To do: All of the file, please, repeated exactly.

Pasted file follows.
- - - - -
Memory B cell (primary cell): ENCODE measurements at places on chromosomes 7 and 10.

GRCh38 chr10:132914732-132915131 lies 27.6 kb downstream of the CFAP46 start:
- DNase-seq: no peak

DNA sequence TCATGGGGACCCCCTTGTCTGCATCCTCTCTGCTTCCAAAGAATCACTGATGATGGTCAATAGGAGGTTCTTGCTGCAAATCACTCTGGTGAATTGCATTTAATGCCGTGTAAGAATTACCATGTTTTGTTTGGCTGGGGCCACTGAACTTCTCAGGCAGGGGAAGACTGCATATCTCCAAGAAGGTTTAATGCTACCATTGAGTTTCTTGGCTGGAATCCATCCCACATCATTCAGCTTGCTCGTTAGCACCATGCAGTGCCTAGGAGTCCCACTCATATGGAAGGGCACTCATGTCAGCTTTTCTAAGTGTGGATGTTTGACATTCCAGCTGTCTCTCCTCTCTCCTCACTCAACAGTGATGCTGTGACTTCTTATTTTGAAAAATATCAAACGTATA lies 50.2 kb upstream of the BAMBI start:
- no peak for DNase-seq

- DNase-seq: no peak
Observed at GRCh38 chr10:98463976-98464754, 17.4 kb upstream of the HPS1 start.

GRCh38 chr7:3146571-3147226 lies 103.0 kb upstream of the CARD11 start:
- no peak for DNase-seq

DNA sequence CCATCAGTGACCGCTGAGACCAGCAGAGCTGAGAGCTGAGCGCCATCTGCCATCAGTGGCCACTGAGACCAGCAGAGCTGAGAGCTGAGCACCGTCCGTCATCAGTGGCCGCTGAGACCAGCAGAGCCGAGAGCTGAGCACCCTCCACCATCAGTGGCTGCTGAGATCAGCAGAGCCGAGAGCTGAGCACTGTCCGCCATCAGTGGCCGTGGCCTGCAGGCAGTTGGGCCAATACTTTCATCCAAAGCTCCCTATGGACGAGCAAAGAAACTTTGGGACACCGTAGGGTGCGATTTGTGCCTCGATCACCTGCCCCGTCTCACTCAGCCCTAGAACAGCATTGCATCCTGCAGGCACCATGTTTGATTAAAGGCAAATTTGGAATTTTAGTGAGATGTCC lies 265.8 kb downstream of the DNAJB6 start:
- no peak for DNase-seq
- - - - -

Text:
Memory B cell (primary cell): ENCODE measurements at places on chromosomes 7 and 10.

GRCh38 chr10:132914732-132915131 lies 27.6 kb downstream of the CFAP46 start:
- DNase-seq: no peak

DNA sequence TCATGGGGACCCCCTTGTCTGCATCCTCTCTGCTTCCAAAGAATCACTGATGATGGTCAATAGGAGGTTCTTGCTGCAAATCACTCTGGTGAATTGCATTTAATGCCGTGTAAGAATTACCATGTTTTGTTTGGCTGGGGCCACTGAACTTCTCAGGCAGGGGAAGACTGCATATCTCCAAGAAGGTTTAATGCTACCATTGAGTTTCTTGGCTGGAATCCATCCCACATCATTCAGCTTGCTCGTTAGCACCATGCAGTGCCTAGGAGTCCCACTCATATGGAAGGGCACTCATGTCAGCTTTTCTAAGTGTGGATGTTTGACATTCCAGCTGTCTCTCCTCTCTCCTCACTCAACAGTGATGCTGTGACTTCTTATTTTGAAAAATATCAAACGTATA lies 50.2 kb upstream of the BAMBI start:
- no peak for DNase-seq

- DNase-seq: no peak
Observed at GRCh38 chr10:98463976-98464754, 17.4 kb upstream of the HPS1 start.

GRCh38 chr7:3146571-3147226 lies 103.0 kb upstream of the CARD11 start:
- no peak for DNase-seq

DNA sequence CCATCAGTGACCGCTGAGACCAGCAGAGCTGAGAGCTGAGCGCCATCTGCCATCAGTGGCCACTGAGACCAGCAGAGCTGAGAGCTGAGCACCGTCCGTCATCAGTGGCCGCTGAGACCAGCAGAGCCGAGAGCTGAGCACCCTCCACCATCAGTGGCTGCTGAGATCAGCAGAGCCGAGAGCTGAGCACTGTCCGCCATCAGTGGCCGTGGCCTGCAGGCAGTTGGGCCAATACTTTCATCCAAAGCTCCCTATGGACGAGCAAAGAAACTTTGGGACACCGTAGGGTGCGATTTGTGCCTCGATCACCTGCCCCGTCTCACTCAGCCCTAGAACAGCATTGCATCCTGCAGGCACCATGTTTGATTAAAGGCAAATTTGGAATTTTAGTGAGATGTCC lies 265.8 kb downstream of the DNAJB6 start:
- no peak for DNase-seq